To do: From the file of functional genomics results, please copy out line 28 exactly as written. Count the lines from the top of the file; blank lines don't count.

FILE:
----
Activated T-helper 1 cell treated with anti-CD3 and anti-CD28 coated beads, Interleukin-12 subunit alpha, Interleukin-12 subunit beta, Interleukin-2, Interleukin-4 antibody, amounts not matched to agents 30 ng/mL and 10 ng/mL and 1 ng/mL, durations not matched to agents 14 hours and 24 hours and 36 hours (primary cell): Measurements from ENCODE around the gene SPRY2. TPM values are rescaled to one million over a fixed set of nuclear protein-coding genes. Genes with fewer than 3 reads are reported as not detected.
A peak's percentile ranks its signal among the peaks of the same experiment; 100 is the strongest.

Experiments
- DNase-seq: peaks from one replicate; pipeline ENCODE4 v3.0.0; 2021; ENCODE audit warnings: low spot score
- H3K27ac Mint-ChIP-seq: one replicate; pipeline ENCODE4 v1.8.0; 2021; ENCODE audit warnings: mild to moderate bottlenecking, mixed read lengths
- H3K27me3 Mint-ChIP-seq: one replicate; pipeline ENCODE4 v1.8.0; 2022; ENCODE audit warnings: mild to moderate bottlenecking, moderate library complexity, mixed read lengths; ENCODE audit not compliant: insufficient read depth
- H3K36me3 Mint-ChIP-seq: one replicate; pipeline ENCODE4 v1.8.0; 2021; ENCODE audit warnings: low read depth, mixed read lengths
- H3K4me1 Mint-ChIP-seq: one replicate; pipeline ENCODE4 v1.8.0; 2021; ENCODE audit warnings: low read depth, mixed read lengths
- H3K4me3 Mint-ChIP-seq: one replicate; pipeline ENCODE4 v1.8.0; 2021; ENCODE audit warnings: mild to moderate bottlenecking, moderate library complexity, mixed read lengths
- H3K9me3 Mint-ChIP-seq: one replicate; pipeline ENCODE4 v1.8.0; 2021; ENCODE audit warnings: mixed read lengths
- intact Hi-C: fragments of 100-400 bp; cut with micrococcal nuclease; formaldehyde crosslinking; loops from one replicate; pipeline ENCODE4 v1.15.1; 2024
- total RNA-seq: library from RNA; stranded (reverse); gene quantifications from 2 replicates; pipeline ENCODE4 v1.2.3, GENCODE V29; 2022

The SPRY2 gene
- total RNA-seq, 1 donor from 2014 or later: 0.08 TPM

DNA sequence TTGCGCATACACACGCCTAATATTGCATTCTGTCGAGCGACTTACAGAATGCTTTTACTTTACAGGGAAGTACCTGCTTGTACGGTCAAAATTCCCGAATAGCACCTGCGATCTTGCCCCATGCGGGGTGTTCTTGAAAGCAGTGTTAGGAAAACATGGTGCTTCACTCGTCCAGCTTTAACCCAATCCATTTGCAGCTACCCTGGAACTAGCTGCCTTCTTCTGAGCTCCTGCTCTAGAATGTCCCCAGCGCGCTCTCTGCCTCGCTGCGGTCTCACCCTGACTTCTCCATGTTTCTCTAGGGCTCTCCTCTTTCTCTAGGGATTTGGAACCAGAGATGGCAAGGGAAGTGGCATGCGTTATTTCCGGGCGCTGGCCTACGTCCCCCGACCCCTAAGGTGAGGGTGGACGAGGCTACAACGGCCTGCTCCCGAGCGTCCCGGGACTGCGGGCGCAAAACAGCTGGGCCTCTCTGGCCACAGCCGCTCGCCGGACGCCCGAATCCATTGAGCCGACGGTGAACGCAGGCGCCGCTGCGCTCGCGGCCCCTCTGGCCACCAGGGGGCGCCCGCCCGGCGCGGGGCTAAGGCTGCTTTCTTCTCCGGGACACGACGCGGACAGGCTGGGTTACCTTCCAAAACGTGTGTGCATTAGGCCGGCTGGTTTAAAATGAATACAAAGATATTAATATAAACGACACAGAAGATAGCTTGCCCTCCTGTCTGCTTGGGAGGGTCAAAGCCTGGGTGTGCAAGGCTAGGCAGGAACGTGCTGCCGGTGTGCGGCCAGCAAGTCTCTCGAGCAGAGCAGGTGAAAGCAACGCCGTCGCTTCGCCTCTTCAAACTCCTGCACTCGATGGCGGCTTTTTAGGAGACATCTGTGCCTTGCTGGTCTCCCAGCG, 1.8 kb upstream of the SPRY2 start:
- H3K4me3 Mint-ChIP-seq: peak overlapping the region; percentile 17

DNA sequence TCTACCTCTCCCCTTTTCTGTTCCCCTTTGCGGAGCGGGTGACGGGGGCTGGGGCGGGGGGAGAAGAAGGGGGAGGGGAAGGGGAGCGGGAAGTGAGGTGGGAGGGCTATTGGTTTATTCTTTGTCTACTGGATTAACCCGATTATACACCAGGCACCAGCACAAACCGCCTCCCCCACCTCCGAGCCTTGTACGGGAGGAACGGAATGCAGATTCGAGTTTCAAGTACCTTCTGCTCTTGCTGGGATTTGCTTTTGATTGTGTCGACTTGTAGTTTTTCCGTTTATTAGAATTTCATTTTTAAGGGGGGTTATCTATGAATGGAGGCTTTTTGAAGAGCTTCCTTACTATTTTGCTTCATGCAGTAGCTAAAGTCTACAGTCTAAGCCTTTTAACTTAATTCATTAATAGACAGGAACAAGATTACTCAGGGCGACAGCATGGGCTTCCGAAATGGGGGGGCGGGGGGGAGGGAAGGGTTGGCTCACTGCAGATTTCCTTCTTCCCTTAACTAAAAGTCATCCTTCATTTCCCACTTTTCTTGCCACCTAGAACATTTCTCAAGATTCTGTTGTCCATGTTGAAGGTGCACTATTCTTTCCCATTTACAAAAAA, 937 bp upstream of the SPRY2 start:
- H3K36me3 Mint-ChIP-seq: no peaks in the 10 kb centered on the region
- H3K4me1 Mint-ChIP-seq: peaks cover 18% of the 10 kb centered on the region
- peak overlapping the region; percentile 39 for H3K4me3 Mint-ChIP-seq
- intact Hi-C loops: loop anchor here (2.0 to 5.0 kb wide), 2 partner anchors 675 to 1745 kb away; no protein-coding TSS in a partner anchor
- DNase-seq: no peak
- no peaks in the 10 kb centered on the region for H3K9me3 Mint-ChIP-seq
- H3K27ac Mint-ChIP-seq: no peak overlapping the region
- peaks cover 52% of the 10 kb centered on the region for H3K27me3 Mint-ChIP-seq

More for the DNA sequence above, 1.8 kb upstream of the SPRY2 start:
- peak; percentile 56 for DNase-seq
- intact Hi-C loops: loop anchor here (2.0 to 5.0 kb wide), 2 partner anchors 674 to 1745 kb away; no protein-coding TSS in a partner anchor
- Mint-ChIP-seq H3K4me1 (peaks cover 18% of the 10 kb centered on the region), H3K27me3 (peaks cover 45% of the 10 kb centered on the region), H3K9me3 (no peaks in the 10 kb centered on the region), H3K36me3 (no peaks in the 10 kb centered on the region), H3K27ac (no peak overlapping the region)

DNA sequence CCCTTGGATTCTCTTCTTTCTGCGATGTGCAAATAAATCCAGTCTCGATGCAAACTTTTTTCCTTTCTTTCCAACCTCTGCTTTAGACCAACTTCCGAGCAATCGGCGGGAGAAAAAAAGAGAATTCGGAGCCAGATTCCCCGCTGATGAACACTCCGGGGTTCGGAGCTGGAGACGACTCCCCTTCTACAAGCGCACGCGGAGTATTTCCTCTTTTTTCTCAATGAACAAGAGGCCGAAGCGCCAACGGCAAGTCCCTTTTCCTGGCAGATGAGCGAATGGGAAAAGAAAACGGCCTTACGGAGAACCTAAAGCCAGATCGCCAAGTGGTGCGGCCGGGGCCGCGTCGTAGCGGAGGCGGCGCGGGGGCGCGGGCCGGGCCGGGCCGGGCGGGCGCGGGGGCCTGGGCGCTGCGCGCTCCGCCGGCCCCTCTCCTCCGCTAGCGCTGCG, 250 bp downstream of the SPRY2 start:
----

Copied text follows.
- intact Hi-C loops: loop anchor here (2.0 to 5.0 kb wide), 2 partner anchors 674 to 1745 kb away; no protein-coding TSS in a partner anchor